Both books strongly emphasize exercises of a computational character: “find the probability of…”, “find the density function of the random variable ….”, etc. However, both books also provide at least some exercises that call for proofs or for construction of examples. Some of the exercises in this book introduce interesting ideas that many instructors might think are worthy of classroom discussion; the Monty Hall problem, for example, appears as an exercise in this book, and the Buffon Needle Problem is a “challenging problem”.

Both texts also have an impressive number of worked-out examples, another excellent pedagogical feature. In addition, both books make an effort to make these examples interesting and “real world relevant”. In the book now under review, for example, there is a very nice discussion of the Sally Clark case from England, where a woman was wrongfully convicted of murder on the basis of faulty mathematical evidence (from a non-mathematician pediatrician) after two of her children died from sudden infant death syndrome. This is a great vehicle for explaining why multiplying probabilities for non-independent events is a bad thing to do, and also for discussing the “prosecutor’s fallacy”. For an American judicial decision raising similar mathematical issues in the context of a robbery, see People v Collins.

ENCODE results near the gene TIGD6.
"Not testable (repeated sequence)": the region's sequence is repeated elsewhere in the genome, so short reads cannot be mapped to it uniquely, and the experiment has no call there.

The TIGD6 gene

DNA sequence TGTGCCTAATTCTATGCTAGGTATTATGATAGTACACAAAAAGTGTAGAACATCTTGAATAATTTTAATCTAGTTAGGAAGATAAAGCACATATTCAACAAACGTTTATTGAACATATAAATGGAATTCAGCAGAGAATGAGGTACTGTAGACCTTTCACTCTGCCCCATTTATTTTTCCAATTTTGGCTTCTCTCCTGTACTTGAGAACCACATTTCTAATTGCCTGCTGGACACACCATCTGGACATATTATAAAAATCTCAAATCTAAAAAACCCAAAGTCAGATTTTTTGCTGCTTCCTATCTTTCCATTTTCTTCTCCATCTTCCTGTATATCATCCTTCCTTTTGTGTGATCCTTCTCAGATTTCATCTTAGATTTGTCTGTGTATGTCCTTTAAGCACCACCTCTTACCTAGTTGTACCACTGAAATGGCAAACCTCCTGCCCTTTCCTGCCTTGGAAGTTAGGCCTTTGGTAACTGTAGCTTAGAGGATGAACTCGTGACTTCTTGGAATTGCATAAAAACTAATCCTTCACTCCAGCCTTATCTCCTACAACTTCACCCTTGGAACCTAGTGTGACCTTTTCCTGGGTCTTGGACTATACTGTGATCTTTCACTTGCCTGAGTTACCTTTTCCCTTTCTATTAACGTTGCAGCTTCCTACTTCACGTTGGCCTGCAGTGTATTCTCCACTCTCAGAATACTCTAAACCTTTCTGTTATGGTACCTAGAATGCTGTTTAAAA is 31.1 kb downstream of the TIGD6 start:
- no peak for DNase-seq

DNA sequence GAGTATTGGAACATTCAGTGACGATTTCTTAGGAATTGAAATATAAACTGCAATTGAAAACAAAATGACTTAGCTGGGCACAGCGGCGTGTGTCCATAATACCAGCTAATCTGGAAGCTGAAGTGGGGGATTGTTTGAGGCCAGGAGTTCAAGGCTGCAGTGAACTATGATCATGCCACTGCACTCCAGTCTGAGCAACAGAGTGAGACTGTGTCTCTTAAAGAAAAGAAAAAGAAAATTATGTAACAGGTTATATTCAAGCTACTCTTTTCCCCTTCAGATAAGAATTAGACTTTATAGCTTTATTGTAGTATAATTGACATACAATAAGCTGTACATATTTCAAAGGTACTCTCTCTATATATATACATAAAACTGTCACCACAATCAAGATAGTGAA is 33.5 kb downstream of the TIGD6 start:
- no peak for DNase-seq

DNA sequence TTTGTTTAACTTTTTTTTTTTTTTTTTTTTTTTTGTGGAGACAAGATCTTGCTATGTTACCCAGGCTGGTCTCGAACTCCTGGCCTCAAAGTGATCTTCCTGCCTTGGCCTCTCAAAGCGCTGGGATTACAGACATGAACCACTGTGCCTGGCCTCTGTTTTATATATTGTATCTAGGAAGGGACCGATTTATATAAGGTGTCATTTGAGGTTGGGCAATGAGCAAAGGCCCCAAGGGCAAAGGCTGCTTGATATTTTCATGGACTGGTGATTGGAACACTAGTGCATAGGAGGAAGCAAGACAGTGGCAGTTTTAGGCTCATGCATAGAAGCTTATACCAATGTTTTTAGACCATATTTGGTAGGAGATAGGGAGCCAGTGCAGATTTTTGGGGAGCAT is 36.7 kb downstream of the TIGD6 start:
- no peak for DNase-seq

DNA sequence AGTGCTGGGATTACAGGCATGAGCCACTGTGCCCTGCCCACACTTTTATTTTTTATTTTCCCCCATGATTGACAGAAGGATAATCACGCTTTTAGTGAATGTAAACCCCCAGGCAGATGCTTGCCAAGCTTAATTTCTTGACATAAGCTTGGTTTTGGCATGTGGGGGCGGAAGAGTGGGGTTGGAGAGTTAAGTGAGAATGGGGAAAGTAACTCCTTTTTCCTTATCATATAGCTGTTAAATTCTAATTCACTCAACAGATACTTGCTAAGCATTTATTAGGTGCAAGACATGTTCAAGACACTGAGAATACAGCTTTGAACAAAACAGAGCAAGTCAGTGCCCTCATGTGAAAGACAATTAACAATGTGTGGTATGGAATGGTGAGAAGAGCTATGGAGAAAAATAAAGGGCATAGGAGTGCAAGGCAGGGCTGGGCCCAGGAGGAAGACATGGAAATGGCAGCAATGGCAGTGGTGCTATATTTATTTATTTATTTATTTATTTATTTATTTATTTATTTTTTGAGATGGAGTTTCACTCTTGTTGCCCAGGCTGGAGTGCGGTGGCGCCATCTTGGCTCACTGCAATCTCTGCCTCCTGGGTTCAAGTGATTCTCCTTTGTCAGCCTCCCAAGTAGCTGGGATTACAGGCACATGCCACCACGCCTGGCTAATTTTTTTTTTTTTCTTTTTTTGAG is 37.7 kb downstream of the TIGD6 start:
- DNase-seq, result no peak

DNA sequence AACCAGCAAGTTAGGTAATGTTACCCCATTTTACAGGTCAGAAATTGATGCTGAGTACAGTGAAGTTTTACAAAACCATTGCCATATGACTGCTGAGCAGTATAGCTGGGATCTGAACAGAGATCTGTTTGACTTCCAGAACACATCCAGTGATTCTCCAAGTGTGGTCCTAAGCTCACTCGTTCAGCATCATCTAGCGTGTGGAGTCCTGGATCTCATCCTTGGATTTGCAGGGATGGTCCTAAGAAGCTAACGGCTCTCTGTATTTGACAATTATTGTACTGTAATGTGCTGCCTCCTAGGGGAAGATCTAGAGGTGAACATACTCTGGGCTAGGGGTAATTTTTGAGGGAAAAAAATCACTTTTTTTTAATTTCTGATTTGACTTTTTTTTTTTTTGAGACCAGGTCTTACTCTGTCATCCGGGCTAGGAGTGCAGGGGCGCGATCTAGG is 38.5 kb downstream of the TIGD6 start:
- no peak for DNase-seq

In connection with the Sally Clark example, I can’t resist putting in a plug for a very interesting and useful book called Math on Trial by Schneps and Colmez, which discusses this, and a number of other, examples of faulty mathematical reasoning (usually involving probability) in courtrooms. Anybody who teaches probability, or who is looking for a good topic for a talk to a math club, might want to make the acquaintance of this book. It is listed in a short but decent bibliography at the end of this text; Tijms’s book has no bibliography at all, an unfortunate omission that I should have mentioned in my earlier review of that book.

One interesting feature that this book has in common with Tijms’s is avoidance of the usual “theorem/proof” format; in fact, both books even avoid use of the very word “theorem”. Tijms refers to theorems as “rules”; Anderson and his coauthors use the term “fact”.) It appears that both books, though wanting to convey that probability is a field of mathematics, also want to stress the use of probability. The various theorems (or rules, or facts) that they cite are of interest to them primarily because of the way they can be applied to actual real-world problems.